Captain America unreels with machine-like efficiency from end-to-end. It's loaded with enough action and emotion to lure in audiences not steeped in comic book minutia, but also peppered with tie-ins and callbacks.
Captain America underscores the fact that we clearly have trouble confronting our own past, but we have no problem talking about other people's problems. Boy, did we get on those South Africans for apartheid!
This weekend is an excellent example of why it's the numbers, not the rankings that matter when discussing box office. And, more importantly, the context of the numbers must be taken into account as well as the hard figures.
With the release of the incredibly well-put together, amazing, thrilling Captain America movie, I think it's time to take a look at one of the unsung heroes of the character. Joe Simon created Captain America and he's a living legend.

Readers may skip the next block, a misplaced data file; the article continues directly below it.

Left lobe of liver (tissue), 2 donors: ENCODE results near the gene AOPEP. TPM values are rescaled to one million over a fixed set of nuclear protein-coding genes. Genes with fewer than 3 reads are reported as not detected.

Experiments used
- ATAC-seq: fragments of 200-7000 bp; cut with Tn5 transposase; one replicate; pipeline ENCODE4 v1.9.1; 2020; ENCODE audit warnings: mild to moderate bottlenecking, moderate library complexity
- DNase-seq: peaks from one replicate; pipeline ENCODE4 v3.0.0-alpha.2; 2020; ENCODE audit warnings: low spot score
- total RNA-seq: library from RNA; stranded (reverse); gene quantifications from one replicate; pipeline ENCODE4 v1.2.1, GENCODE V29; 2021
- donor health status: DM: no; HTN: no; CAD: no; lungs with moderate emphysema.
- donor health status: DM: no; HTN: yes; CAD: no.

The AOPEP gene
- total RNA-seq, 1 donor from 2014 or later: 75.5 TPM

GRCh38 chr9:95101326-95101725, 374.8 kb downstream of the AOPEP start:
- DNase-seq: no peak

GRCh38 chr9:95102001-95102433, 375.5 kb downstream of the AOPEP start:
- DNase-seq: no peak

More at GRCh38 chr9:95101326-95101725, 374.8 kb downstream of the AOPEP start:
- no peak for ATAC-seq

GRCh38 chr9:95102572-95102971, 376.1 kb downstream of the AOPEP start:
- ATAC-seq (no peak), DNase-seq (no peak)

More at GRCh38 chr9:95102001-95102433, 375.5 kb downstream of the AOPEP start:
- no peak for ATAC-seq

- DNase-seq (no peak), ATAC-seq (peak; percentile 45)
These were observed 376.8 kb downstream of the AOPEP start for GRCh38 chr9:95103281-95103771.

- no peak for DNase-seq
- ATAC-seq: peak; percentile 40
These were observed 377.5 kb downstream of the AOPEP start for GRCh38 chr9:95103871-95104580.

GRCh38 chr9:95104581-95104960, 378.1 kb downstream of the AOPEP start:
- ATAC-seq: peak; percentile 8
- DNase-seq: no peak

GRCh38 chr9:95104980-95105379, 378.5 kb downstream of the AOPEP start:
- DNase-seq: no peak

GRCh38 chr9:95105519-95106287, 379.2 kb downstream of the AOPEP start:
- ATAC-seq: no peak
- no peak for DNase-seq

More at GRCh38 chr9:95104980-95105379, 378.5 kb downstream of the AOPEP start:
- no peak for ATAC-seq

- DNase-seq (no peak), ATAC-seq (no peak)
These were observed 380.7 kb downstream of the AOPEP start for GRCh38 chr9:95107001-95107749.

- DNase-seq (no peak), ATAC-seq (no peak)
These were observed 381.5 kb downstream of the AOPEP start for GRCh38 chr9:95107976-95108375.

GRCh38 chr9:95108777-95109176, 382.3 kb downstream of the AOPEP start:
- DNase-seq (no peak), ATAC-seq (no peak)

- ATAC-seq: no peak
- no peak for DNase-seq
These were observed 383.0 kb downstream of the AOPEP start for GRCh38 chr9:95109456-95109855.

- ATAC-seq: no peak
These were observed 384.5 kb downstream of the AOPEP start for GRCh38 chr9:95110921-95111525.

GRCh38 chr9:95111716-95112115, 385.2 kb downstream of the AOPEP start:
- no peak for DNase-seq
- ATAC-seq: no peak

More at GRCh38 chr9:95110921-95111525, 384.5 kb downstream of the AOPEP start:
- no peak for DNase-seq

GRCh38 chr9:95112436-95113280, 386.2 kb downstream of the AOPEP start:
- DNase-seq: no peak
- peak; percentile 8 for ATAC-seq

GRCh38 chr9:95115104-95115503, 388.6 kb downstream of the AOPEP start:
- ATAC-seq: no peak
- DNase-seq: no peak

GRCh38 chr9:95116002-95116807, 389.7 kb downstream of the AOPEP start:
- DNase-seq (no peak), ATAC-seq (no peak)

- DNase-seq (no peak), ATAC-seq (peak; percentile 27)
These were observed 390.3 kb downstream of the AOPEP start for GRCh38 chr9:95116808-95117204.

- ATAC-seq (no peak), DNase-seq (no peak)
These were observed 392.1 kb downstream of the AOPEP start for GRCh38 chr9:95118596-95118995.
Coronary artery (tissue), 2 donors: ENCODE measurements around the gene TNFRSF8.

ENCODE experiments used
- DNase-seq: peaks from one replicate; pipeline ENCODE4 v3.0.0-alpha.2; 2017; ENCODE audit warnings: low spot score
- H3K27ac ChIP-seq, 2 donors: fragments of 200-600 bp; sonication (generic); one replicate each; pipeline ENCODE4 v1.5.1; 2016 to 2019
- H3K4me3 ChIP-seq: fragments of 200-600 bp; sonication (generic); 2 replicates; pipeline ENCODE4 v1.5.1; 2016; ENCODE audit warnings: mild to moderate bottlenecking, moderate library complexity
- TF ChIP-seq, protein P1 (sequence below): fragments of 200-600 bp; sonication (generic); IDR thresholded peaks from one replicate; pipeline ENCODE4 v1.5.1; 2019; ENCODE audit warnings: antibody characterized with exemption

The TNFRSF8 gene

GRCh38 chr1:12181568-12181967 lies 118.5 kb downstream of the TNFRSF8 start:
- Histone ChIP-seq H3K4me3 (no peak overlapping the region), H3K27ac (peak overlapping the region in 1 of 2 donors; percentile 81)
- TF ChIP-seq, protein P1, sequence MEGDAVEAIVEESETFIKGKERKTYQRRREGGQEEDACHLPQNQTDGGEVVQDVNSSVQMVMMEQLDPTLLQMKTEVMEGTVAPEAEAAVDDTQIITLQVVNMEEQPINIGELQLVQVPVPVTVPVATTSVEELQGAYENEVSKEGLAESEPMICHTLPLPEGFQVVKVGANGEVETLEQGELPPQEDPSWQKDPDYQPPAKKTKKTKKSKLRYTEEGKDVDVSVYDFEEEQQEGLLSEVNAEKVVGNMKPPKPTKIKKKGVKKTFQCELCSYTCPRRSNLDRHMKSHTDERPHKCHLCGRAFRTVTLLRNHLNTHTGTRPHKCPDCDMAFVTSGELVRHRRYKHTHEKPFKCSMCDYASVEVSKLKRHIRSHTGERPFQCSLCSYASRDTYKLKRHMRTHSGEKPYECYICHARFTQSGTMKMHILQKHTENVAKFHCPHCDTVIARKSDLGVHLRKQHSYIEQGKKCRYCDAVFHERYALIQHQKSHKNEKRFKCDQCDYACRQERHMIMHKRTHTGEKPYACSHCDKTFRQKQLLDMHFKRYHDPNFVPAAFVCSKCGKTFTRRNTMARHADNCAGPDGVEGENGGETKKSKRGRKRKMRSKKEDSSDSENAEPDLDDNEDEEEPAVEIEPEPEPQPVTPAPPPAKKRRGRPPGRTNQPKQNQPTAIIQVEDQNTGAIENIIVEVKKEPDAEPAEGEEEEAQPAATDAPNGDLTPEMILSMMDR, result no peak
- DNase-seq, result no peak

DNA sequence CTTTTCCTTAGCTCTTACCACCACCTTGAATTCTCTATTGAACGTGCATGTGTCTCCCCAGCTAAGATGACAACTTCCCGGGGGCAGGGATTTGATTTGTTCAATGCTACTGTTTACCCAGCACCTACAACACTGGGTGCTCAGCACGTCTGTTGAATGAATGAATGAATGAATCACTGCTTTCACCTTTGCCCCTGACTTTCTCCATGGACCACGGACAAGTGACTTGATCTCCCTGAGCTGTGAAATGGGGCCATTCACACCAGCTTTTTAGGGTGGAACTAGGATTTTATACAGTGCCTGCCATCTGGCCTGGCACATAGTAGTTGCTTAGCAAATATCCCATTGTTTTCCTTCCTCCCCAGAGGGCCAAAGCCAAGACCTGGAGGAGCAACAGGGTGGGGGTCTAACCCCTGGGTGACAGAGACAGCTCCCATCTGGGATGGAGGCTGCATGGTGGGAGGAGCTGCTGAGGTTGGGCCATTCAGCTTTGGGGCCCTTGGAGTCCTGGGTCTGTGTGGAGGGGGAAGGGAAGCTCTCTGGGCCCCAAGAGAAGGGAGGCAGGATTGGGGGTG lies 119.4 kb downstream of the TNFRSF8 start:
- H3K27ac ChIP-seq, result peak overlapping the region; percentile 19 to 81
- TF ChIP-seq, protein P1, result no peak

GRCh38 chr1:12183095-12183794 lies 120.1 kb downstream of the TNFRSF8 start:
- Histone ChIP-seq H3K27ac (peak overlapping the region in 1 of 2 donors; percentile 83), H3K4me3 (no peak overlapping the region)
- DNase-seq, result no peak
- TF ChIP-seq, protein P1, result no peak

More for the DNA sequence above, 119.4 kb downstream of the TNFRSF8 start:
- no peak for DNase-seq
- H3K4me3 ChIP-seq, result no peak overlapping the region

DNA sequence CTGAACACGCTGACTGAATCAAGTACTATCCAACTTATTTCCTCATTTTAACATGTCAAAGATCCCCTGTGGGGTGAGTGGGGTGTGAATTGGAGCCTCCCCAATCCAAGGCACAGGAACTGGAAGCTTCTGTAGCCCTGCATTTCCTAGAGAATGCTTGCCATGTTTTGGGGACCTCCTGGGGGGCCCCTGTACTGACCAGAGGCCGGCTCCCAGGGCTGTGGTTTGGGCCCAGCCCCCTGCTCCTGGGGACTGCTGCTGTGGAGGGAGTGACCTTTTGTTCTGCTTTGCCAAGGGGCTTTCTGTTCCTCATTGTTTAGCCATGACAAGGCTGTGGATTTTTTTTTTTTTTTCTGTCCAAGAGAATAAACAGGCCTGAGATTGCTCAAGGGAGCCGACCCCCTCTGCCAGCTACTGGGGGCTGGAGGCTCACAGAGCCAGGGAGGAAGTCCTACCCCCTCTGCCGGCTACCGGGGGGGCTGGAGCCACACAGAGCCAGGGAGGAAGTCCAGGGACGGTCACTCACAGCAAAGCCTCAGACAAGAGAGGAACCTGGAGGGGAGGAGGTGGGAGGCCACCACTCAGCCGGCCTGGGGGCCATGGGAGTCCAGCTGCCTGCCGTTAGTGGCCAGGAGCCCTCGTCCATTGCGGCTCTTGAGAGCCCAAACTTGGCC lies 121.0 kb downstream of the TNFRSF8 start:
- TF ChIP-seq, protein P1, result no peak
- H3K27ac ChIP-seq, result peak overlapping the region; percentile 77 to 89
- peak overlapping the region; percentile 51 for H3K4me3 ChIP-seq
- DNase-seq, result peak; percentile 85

The millions of Americans struggling to find work, keep their homes and support their families, and the millions more who are worried about their financial futures and those of their children, are looking for a real hero to save them.
Not quite as much fun as Thor, not nearly as bad as Green Lantern, Captain America: The First Avenger feels less like an exciting comic-book-hero movie than required reading for a course called The Avengers, arriving in theaters next summer.